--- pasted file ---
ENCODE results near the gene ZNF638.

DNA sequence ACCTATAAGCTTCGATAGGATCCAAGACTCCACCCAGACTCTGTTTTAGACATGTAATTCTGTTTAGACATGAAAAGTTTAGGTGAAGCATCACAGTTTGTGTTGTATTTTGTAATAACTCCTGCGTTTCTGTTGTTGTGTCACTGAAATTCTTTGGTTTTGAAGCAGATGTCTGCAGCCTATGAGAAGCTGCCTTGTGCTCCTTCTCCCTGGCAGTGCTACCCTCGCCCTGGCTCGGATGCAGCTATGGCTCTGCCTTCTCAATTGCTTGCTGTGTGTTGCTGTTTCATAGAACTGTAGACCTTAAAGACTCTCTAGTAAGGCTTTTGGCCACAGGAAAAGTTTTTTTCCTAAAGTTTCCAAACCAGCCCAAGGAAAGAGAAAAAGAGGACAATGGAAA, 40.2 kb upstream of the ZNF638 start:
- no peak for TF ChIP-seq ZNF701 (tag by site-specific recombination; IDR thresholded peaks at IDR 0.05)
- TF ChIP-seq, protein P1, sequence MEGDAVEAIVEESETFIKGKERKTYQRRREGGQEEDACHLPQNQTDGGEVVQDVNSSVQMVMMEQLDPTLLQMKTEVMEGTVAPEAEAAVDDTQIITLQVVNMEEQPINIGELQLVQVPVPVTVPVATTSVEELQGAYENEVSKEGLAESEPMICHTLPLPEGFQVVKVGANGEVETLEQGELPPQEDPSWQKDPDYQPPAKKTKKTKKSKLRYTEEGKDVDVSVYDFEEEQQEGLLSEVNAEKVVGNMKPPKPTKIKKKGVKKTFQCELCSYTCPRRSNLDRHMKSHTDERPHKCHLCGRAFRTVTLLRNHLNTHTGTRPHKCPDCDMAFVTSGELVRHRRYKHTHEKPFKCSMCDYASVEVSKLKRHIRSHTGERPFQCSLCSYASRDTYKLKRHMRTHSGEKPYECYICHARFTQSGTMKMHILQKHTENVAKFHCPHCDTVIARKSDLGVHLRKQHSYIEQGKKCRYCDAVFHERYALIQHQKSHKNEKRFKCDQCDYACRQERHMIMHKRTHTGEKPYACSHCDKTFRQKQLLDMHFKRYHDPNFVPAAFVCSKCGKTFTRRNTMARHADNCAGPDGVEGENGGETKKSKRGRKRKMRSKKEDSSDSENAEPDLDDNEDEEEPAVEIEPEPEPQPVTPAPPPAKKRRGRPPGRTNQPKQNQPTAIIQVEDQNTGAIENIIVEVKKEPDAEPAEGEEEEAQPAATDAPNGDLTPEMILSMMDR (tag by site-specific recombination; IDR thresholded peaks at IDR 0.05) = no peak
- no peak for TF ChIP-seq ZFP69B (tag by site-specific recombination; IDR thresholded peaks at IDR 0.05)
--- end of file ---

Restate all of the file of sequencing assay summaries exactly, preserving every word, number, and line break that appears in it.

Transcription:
ENCODE results near the gene ZNF638.

DNA sequence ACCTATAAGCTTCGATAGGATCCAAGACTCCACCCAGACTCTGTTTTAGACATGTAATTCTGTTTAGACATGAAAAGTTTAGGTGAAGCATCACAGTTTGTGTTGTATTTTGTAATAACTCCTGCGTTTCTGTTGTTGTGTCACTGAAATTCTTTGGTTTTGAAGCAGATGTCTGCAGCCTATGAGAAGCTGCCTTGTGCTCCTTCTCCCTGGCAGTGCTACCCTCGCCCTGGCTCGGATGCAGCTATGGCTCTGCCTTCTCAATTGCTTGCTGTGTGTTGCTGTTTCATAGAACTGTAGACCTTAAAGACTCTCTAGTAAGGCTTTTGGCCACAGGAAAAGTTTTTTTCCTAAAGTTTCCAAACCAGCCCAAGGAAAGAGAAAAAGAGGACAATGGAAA, 40.2 kb upstream of the ZNF638 start:
- no peak for TF ChIP-seq ZNF701 (tag by site-specific recombination; IDR thresholded peaks at IDR 0.05)
- TF ChIP-seq, protein P1, sequence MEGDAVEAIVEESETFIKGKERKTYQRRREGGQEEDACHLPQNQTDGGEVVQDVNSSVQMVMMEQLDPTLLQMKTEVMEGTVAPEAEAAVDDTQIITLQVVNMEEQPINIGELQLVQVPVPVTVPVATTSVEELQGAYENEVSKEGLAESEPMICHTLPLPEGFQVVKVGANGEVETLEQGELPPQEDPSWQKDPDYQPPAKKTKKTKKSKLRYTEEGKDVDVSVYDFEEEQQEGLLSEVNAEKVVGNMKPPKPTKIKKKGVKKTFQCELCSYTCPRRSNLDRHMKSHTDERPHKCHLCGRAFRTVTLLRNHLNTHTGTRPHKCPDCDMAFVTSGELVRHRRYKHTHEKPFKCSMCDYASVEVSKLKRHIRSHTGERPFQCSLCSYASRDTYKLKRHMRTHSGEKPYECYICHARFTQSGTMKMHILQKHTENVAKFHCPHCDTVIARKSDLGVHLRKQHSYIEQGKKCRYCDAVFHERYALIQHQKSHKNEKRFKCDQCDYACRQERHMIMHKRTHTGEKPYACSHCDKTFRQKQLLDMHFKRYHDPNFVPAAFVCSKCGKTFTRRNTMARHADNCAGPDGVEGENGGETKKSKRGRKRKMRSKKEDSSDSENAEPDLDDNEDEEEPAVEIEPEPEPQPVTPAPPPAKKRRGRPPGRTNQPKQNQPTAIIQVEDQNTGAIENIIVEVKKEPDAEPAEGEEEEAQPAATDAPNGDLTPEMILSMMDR (tag by site-specific recombination; IDR thresholded peaks at IDR 0.05) = no peak
- no peak for TF ChIP-seq ZFP69B (tag by site-specific recombination; IDR thresholded peaks at IDR 0.05)